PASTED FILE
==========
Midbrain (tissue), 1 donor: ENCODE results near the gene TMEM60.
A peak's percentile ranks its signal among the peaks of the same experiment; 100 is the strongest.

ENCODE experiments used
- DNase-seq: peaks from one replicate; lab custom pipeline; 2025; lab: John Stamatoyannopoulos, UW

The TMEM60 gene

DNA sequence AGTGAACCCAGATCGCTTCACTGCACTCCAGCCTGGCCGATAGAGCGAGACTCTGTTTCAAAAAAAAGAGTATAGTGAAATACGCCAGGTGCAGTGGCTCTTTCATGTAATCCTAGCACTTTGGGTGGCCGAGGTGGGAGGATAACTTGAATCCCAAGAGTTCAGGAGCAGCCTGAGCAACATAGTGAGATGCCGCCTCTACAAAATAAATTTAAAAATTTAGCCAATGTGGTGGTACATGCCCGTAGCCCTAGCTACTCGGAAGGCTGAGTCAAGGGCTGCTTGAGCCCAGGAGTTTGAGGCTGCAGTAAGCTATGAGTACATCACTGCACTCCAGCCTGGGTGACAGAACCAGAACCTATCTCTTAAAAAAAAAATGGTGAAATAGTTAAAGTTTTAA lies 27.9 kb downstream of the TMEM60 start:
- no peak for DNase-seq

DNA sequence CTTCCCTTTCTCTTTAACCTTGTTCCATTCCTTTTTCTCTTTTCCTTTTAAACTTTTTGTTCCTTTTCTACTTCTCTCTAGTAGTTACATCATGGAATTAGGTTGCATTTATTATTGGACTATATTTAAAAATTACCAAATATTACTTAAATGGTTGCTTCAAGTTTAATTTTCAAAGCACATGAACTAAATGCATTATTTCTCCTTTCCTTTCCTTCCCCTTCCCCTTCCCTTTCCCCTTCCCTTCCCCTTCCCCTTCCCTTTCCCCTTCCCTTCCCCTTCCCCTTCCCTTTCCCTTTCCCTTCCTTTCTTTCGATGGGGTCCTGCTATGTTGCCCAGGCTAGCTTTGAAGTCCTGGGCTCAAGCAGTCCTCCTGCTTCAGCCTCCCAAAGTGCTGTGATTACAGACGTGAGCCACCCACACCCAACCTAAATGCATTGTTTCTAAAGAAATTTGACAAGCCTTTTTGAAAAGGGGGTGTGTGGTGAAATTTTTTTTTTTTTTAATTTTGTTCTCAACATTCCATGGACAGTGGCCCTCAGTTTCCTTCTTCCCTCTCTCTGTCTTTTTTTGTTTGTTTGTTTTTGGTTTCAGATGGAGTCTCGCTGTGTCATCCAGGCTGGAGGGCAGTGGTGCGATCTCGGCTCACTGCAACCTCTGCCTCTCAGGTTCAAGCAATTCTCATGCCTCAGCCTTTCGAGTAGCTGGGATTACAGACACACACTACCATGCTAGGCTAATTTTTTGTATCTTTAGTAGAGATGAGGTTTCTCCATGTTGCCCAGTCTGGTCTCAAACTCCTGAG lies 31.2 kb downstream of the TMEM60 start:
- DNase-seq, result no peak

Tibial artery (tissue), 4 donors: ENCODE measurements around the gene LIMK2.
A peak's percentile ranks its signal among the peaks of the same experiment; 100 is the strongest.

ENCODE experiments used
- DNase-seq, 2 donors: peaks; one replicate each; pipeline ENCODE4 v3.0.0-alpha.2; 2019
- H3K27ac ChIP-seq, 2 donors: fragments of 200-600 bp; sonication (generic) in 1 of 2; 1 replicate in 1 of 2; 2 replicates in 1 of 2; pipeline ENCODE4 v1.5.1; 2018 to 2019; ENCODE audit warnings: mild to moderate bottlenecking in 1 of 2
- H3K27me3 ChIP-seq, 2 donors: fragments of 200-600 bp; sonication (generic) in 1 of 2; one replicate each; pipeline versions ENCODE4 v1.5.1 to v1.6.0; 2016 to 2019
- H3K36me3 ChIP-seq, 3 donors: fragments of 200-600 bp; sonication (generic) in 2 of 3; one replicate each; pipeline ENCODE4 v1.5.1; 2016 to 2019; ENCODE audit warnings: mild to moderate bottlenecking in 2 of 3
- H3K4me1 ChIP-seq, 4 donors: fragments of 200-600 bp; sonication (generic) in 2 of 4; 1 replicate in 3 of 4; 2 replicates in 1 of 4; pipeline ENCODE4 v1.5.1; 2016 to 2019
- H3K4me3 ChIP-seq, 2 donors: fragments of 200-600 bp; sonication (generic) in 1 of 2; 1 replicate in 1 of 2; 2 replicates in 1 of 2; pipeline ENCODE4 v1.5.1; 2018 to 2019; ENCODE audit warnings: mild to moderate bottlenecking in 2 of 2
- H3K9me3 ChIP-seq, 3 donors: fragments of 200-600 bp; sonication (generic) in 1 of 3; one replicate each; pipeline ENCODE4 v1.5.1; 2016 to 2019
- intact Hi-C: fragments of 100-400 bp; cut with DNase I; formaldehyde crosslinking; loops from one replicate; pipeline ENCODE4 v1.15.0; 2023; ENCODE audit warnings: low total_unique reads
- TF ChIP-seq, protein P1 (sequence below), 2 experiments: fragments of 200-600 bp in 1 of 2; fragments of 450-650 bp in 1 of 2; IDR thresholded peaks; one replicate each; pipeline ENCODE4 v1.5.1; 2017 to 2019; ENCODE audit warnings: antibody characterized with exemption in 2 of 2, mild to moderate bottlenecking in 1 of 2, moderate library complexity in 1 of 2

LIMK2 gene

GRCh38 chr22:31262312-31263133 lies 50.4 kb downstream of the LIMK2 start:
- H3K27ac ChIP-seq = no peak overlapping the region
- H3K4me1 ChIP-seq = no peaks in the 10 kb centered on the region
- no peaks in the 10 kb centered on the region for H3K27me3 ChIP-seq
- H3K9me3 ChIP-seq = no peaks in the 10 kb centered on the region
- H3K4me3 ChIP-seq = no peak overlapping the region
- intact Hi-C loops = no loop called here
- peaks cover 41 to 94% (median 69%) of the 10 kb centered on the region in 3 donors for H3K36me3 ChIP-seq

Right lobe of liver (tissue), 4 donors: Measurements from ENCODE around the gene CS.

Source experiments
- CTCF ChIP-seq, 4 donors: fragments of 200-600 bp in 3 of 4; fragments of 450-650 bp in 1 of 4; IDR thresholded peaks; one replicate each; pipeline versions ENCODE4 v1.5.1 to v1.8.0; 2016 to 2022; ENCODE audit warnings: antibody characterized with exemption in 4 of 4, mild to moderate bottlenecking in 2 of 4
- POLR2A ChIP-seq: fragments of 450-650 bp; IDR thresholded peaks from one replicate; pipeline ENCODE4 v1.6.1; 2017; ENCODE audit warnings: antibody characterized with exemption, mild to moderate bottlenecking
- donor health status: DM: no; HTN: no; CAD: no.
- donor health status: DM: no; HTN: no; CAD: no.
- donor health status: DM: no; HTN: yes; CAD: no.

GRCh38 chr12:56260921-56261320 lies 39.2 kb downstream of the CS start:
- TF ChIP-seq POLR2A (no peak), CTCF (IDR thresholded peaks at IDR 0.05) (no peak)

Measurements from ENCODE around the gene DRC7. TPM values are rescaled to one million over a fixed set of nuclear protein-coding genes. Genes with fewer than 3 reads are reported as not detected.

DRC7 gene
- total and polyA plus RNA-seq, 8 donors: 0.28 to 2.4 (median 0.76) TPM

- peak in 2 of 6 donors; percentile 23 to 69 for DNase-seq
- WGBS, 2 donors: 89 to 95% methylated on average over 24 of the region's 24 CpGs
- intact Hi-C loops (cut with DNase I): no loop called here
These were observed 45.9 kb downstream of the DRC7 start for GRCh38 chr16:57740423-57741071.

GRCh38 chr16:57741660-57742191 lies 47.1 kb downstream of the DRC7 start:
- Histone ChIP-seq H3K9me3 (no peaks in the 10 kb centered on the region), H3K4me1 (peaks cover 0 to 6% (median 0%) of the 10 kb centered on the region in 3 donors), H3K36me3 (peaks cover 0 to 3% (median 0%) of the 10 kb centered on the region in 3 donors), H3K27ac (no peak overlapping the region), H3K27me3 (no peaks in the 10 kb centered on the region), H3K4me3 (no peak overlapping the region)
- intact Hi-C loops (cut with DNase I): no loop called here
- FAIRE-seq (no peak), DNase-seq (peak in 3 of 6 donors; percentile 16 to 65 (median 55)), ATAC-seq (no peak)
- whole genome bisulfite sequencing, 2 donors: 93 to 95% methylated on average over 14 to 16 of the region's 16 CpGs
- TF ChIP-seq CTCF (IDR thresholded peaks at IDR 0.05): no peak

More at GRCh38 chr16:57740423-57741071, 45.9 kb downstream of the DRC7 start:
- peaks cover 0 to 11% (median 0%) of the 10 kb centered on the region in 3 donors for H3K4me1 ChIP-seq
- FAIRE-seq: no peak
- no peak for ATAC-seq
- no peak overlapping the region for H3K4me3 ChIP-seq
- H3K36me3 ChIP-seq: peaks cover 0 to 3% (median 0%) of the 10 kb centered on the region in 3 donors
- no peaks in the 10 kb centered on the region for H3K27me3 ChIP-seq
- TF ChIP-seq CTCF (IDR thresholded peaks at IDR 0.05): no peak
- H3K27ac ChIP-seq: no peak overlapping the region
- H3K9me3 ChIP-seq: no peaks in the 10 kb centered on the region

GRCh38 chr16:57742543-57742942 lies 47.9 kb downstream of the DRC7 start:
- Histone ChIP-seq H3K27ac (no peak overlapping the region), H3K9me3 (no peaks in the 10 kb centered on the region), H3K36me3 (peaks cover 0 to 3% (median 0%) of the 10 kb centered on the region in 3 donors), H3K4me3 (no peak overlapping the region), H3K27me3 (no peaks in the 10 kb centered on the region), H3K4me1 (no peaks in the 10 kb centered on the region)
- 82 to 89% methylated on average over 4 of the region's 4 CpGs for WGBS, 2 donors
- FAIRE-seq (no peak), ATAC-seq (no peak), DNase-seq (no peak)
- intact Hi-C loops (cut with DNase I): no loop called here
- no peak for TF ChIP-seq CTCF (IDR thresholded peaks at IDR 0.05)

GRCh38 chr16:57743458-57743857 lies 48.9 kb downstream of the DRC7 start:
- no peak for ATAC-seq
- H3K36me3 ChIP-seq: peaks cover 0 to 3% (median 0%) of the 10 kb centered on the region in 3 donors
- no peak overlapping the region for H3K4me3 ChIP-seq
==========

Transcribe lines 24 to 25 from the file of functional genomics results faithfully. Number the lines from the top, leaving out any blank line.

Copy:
- H3K27ac ChIP-seq = no peak overlapping the region
- H3K4me1 ChIP-seq = no peaks in the 10 kb centered on the region